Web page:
Apparent power is a measure of alternating current (AC) power that is computed by multiplying the root-mean-square (rms) current by the root-mean-square voltage. In a direct current (DC) circuit, or in an AC circuit whose impedance is a pure resistance, the voltage and current are in phase, and the following formula holds:

*P* = *E*_{rms}*I*_{rms}

where *P* is the power in watts, *E*_{rms} is the root-mean-square (rms) voltage in volts, and *I*_{rms}
is the rms current in amperes. But in an AC circuit whose impedance consists of reactance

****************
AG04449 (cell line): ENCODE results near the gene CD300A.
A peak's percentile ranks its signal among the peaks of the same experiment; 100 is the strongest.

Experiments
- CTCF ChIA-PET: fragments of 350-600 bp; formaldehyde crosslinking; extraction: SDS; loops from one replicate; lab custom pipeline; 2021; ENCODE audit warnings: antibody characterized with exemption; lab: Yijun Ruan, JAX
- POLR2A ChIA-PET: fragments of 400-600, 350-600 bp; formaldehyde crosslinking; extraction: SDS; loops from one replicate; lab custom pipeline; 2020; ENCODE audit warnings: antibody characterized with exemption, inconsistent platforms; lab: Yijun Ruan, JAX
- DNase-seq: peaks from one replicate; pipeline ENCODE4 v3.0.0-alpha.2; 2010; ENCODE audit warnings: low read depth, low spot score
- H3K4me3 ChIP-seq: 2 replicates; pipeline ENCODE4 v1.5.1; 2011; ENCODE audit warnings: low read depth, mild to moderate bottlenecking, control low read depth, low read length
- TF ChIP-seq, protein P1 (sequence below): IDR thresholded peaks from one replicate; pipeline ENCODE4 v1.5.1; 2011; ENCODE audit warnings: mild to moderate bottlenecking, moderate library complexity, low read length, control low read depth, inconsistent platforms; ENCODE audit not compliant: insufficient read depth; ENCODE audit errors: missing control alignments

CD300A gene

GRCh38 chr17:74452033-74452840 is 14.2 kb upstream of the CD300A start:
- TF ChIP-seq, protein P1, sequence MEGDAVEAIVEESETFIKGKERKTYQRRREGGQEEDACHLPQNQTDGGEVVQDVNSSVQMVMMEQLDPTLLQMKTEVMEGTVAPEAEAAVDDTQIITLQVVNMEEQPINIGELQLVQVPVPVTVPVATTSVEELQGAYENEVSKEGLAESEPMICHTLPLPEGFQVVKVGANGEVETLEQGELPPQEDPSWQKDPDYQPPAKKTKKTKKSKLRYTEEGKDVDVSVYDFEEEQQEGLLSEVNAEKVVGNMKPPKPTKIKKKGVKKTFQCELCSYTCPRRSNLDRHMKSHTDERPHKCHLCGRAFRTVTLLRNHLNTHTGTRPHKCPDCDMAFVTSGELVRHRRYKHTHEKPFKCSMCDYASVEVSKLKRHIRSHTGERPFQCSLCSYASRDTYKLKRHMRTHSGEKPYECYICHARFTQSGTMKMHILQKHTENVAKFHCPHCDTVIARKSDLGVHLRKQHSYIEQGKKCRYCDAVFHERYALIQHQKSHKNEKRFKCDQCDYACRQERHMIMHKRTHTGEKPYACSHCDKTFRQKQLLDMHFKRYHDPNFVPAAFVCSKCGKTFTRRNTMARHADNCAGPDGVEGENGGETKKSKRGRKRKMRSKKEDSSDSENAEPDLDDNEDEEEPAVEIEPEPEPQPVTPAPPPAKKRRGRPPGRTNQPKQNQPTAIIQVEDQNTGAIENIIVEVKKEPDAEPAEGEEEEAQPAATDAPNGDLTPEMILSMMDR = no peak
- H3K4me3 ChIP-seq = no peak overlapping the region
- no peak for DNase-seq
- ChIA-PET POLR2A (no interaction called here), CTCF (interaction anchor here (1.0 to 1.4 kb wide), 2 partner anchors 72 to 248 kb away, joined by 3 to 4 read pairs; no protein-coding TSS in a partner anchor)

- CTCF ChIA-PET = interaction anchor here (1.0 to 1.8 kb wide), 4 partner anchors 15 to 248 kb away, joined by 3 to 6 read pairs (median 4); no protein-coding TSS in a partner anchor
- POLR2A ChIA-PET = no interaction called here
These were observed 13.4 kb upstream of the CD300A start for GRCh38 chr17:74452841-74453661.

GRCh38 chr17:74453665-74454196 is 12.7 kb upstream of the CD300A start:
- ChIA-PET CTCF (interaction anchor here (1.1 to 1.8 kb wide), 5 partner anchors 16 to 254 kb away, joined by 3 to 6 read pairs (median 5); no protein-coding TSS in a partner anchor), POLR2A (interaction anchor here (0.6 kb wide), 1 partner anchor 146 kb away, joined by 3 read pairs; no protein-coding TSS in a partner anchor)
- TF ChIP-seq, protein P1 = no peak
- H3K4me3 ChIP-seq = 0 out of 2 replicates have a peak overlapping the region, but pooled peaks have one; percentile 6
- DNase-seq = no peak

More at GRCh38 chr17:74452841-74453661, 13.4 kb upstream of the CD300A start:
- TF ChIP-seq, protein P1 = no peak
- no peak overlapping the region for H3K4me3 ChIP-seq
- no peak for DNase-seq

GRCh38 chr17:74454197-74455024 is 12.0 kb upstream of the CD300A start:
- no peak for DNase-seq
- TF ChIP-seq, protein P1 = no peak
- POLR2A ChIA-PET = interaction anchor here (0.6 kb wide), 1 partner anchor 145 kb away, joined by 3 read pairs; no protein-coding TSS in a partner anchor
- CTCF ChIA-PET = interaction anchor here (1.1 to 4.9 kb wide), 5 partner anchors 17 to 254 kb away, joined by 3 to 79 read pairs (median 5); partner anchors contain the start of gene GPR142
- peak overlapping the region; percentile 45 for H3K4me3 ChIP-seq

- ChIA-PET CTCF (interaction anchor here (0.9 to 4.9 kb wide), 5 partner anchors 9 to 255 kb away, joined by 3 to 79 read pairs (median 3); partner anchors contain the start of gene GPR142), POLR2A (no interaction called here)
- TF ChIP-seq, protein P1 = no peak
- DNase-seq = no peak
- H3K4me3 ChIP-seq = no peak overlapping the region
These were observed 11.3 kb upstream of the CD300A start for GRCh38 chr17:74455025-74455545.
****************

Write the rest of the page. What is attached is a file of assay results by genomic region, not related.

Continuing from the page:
as well as resistance, the voltage and current are not in phase. This complicates the
determination of power.

In an AC circuit, the product of the rms voltage and the rms current is called *apparent
power*. When the impedance is a pure resistance, the apparent power is the same
as the true power. But when reactance
exists, the apparent power is greater than the true power. The vector difference
between the apparent and true power is called reactive power.

If *P*_{a} represents the apparent power in a complex AC circuit, *P*_{t}
represents the true power, and *P*_{r} represents the reactive power, then
the following equation holds:

*P*_{a}^{2} = *P*_{t}^{2}
+ *P*_{r}^{2}

*This was last updated in*March 2010

*Posted by:*Margaret Rouse

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